If you scratch me, I will scratch you
Not only are bonobos genetically close to humans, but in some respects they also behave quite humanely. This is what makes dwarf chimpanzees interesting to evolutionary biologists: apes cultivate their neighborly relationships in a particular way.
WWhy help strangers, even share food with them, if you’re not sure it’s worth it for yourself? Such behavior is considered prosocial, almost primordial, but can also be observed in other primates. At least among bonobos who, together with chimpanzees, are among man’s closest relatives.
Therefore, observations of how these apes interact with each other can provide evolutionary biologists with important clues about how cooperative behavior evolved in humans. And a recent study shows that bonobos also maintain neighborly relationships. They strengthen them strategically, peacefully. For example through personal care, grooming or with gifts of food.
With their study published in the specialized journal “Science”, the zoologist Liran Samuni and the biologist Martin Surbeck of Harvard University in Boston integrate previous reports on the social behavior of bonobos. Both study how different species of great apes come into contact within their own group and with members of other communities.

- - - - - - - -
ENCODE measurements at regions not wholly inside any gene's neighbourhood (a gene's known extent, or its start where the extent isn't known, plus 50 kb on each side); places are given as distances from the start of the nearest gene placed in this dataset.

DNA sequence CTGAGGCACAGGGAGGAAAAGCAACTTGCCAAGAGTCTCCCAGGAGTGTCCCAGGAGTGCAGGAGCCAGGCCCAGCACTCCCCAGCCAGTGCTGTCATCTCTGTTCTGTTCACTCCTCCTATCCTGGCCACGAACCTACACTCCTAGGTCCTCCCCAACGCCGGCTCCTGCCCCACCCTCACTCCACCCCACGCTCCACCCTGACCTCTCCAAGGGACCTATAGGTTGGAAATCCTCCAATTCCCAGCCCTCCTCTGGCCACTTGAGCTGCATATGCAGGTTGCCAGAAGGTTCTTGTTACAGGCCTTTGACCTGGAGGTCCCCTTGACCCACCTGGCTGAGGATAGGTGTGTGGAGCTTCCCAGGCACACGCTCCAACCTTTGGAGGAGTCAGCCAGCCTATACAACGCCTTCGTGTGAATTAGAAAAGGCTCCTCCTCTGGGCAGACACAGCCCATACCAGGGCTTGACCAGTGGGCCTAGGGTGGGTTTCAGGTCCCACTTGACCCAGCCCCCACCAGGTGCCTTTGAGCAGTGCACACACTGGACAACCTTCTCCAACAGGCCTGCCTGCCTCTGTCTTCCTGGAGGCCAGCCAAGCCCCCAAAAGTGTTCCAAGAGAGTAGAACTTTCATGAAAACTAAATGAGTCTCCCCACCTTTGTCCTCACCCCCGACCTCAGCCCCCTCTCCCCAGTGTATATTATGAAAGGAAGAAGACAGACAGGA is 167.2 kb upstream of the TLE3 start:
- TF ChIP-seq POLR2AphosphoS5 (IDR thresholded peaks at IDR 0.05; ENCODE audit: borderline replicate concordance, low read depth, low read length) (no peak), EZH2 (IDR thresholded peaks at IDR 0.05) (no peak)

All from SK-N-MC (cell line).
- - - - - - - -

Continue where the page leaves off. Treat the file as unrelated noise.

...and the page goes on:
For the current analysis, Samuni and Surbeck are now evaluating observations of two bonobo groups documented over a two-year period in the “Kokolopori Bonobo Reserve” in the Democratic Republic of Congo. They also took into consideration whether blood relatives were preferable. Or if strangers also benefit from the charity.
And sure enough: the monkeys were feeding some neighbors. Contacts where groups met could last 14 days, but some lasted less than an hour, and individual interactions were not casual but selective.
In their study, Samuni and Surbeck focus on three forms of interaction: grooming or grooming, forming alliances, and sharing food. They examined 31 adult animals divided into two social groups; Approximately 7,900 interactions were evaluated. This time aggressive or sexual behavior was ignored: “Here cooperation refers to behaviors whose evolution is fundamentally difficult to explain,” explains Surbeck. In these cases, the beneficiaries would benefit more, to the detriment of the actor in question.
In the case of grooming, a bonobo’s “loss” is small because this favor is often immediately reciprocated; When it comes to food, the give-and-take ratio is significantly worse in a direct comparison, yet it is often shared. Especially with those who, on the whole, proved to be equally generous.
“We’ve shown that a facility that brings animals together that are willing to cooperate can mean we can observe these behaviors on a regular basis,” Surbeck says. And looking at emerging social networks, he and his colleague deduce from their observations that peaceful exchange and sharing, especially of food, play a key role in cooperation.
This probably also applies to people, who today depend more than ever on business relationships. According to Surbeck, research is still ongoing to determine what influence sexual activities have on bonobo cooperation.